It's only a small victory, but at least dissident ex-directors Roy Disney and Stan Gold will get to present their case that the Walt Disney Company's board of directors defrauded shareholders by conducting a sham search for a new CEO, with no real effort to consider anyone other than Michael Eisner's hand-picked successor, Bob Iger - - but the company will also get to present its rebuttal in open court. In refusing to toss out the lawsuit by the dissidents, Delaware Chancery Court Judge William Chandler noted that the suit claims that after promising a full search for a new CEO, the board interviewed only one other candidate and that board chairman George Mitchell told her that she was not a serious candidate. It also claims that Eisner insisted on being present for any candidate interviews, which the suit claims "was intended to chill and did chill full consideration of qualified external candidates" for the Disney CEO job. "Should these allegations be proven, plaintiffs could be entitled to the relief they seek because the board's statements materially misled plaintiffs with respect to the board's intent to conduct a bona fide executive search process," Judge Chandler said in agreeing to hear the full case. The relief that Roy Disney and Stan Gold are seeking is to have the latest directors' election thrown out, which would allow them an opportunity to field a competing slate of candidates who would presumably reopen the search for a new Disney CEO. Trial is set for August.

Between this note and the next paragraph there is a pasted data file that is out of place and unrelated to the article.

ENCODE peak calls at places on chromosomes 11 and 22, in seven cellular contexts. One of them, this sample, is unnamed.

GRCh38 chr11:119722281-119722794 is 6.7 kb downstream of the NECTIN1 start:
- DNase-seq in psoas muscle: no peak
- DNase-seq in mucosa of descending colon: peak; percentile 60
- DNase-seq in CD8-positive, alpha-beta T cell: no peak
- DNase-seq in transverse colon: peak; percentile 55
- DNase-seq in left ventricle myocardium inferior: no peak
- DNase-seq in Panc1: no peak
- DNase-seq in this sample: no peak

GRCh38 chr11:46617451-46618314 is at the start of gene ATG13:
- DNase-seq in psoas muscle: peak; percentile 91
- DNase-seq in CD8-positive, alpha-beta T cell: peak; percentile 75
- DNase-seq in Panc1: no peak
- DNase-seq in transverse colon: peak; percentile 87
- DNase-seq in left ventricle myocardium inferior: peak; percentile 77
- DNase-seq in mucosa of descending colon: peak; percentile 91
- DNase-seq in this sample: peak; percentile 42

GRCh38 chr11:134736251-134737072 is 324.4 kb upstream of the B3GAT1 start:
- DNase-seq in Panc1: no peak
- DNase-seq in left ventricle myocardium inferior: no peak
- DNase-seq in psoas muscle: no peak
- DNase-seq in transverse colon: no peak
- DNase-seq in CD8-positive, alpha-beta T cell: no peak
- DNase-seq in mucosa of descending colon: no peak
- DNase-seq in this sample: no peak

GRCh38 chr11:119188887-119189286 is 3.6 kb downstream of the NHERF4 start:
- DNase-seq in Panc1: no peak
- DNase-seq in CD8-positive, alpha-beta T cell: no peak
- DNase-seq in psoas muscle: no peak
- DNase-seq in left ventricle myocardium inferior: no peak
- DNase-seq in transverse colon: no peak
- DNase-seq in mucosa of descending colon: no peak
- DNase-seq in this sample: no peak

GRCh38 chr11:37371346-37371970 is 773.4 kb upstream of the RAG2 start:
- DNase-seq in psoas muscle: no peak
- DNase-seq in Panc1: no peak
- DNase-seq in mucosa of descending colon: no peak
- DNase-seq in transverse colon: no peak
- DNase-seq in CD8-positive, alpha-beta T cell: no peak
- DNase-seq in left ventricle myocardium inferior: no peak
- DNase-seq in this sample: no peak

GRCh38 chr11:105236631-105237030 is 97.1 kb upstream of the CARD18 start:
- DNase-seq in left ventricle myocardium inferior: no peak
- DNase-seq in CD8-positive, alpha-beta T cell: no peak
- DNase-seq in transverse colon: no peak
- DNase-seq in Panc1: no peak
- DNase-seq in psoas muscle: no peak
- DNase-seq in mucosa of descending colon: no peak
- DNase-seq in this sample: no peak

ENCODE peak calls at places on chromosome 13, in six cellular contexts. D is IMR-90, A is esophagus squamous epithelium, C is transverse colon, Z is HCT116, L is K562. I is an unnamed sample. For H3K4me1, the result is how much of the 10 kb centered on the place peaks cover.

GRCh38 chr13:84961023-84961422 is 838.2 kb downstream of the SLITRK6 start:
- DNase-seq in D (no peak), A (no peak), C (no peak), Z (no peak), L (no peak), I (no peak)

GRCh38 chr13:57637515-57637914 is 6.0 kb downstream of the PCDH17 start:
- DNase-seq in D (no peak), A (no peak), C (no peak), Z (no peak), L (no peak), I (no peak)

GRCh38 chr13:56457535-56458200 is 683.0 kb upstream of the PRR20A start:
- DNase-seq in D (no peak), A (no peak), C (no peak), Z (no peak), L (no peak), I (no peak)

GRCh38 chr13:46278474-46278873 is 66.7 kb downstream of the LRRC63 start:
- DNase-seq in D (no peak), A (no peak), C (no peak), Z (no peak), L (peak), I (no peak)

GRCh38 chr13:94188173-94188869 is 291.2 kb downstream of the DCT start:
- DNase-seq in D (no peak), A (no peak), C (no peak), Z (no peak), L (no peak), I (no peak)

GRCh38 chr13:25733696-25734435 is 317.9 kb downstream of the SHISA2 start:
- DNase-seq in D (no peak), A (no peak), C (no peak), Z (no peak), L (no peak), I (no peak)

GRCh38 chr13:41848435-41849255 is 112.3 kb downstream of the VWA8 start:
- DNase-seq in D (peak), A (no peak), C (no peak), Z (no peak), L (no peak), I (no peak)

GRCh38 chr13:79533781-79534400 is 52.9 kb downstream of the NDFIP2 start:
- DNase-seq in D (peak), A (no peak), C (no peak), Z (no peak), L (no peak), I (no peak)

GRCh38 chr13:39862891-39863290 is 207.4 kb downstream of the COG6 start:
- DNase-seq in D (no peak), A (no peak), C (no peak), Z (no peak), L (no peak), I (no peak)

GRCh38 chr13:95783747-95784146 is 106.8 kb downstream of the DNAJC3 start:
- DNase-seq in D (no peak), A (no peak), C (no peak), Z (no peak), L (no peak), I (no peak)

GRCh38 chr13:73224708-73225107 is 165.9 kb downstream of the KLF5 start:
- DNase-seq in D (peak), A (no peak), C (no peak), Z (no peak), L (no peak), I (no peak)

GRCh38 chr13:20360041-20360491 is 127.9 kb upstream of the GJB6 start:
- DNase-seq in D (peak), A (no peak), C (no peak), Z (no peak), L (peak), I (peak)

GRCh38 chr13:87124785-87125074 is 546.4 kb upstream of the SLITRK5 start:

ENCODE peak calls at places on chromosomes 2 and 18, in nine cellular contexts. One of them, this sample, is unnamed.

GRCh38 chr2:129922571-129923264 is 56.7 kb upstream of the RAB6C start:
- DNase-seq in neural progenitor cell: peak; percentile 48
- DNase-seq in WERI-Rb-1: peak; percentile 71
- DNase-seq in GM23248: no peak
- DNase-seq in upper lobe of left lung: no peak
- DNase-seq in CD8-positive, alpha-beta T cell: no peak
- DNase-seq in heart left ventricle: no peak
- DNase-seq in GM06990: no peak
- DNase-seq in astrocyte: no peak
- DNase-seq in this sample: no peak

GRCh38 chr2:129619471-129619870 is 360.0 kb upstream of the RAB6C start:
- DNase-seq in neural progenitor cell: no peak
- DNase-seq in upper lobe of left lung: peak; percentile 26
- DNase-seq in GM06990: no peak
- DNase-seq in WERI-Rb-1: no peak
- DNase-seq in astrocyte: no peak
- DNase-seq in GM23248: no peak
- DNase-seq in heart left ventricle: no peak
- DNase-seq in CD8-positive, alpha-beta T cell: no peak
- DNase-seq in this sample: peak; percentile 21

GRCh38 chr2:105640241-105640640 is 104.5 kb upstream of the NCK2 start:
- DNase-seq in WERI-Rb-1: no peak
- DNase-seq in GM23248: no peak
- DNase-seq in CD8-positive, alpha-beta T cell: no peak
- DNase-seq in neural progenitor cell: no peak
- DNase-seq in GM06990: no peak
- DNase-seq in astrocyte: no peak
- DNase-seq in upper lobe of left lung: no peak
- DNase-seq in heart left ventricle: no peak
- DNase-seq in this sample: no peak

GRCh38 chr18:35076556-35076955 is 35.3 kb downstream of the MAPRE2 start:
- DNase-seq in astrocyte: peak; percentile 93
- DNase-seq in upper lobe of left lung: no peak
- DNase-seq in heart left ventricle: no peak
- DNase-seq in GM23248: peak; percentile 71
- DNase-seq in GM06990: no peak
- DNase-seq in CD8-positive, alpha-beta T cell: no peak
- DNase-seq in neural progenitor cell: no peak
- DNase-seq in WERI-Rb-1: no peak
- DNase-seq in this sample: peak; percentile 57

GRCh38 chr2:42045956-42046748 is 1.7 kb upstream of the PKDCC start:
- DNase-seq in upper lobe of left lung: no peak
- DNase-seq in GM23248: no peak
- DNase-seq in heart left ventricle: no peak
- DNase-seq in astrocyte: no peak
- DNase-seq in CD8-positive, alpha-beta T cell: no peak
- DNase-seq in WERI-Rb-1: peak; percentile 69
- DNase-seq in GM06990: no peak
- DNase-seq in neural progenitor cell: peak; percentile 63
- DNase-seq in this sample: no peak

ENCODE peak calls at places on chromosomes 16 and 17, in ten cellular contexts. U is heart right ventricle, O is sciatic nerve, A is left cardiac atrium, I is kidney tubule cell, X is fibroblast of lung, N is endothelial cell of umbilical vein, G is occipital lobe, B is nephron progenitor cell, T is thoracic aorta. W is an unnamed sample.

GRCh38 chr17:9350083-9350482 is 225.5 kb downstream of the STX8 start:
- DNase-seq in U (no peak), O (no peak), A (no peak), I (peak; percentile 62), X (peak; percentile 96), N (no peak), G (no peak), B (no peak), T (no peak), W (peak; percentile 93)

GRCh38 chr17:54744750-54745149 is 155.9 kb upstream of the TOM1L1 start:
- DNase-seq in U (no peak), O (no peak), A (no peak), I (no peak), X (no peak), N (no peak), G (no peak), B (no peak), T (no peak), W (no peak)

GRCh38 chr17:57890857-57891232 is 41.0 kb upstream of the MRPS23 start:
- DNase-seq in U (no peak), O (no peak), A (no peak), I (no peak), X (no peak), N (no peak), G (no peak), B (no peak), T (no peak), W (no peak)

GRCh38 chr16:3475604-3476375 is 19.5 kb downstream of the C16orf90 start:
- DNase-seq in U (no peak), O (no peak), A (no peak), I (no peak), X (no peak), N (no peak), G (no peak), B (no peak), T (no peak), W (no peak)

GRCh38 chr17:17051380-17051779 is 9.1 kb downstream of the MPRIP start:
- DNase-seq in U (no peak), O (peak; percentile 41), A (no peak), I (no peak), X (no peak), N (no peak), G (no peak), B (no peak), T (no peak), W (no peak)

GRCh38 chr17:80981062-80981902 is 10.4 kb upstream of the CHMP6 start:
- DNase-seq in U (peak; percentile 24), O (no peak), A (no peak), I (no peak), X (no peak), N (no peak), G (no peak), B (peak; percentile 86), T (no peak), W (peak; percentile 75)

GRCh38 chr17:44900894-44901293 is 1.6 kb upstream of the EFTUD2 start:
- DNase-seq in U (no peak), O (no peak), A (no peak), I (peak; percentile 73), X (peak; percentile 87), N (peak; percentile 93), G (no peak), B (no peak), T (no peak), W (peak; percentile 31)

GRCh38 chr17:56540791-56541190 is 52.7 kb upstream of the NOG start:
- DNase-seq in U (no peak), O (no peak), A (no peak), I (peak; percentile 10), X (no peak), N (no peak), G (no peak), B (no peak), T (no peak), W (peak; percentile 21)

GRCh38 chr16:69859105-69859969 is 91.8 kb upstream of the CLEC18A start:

Multitudes prefer
multicultural multimedia

A new study from New California Media shows that there are strong preferences for ethnic media outlets, including broadcast and print options, among US minority populations. According to an Associated Press report on the study, 45% of major minorities - - representing some 29M people - - turn to niche options at least several times a week, and 80% - - representing 51M people, or a quarter of the total US population - - are reached by such media outlets. The study found 60% penetration by Black and Arab American services, better than 50% by Hispanic services, and about 25% by Asian American and Native American outlets. Superserving the target demographic is the obvious reason for success. Rapid population growth among minorities, particularly in the Asian and Hispanic categories, is fueling rapid advertising sales growth among their respective media, with Asian outlets growing at a 10% rate and Hispanic outlets picking up steam at a 15% clip.

Pitt-stop? Pitt says celeb news is the pits
Brad Pitt cannot believe that he is big news 24/7 when real news is happening all the time. According to the Associated Press, he was interviewed by Diane Sawyer for an installment of ABC's "Primetime Live," talking about his charitable interests in Africa. "I can't get out of the press. These people can't get in the press," he told Sawyer. "So let's redirect the attention a little bit." Pitt said people are spending enormous amounts of effort and money stalking him - - he offered to willingly set up photos if the money could be redirected towards poverty or AIDs relief. RBR observation: The man has a point.


Latest RAEL study:
Radio ROI higher than TV